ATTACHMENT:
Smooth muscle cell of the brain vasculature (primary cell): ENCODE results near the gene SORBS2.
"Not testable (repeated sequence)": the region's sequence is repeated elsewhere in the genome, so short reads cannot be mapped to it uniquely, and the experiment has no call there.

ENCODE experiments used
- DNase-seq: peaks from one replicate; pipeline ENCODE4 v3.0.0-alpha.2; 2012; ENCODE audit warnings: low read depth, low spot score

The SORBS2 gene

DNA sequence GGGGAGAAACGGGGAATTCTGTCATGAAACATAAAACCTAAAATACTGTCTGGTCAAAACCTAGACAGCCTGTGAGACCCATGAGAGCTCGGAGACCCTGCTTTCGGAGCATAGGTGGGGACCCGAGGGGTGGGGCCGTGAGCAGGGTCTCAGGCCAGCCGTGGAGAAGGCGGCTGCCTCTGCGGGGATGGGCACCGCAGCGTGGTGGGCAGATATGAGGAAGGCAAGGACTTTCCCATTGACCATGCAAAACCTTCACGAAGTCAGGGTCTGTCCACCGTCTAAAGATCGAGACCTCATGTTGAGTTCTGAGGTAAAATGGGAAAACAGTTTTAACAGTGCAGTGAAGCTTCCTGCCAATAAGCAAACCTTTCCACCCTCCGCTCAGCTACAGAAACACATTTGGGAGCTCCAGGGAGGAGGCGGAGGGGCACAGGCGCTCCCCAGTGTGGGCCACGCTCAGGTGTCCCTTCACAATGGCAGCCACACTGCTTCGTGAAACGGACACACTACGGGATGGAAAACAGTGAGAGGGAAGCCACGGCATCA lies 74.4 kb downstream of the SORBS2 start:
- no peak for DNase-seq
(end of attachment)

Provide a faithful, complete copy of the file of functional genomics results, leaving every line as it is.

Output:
Smooth muscle cell of the brain vasculature (primary cell): ENCODE results near the gene SORBS2.
"Not testable (repeated sequence)": the region's sequence is repeated elsewhere in the genome, so short reads cannot be mapped to it uniquely, and the experiment has no call there.

ENCODE experiments used
- DNase-seq: peaks from one replicate; pipeline ENCODE4 v3.0.0-alpha.2; 2012; ENCODE audit warnings: low read depth, low spot score

The SORBS2 gene

DNA sequence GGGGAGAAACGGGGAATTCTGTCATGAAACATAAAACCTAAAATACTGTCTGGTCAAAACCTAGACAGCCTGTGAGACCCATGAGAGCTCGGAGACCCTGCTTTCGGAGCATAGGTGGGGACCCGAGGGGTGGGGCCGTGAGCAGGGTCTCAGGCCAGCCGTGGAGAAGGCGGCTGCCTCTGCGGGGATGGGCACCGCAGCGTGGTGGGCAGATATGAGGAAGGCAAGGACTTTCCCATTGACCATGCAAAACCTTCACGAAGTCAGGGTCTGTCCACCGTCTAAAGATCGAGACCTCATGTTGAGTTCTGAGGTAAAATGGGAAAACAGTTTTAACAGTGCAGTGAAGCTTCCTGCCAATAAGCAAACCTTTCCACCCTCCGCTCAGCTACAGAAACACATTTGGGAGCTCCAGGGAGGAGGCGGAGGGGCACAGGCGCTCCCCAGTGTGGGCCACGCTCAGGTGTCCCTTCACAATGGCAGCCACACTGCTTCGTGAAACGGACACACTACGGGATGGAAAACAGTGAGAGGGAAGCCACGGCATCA lies 74.4 kb downstream of the SORBS2 start:
- no peak for DNase-seq